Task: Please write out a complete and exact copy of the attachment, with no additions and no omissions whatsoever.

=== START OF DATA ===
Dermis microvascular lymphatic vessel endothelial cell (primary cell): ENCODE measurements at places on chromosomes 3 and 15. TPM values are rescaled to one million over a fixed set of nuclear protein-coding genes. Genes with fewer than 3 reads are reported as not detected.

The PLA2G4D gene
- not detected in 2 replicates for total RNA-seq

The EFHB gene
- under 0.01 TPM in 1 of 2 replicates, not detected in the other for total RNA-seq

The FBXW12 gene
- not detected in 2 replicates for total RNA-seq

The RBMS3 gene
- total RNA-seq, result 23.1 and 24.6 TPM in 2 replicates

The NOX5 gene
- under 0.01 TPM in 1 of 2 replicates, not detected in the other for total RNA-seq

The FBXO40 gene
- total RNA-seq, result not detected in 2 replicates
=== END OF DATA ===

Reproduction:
Dermis microvascular lymphatic vessel endothelial cell (primary cell): ENCODE measurements at places on chromosomes 3 and 15. TPM values are rescaled to one million over a fixed set of nuclear protein-coding genes. Genes with fewer than 3 reads are reported as not detected.

The PLA2G4D gene
- not detected in 2 replicates for total RNA-seq

The EFHB gene
- under 0.01 TPM in 1 of 2 replicates, not detected in the other for total RNA-seq

The FBXW12 gene
- not detected in 2 replicates for total RNA-seq

The RBMS3 gene
- total RNA-seq, result 23.1 and 24.6 TPM in 2 replicates

The NOX5 gene
- under 0.01 TPM in 1 of 2 replicates, not detected in the other for total RNA-seq

The FBXO40 gene
- total RNA-seq, result not detected in 2 replicates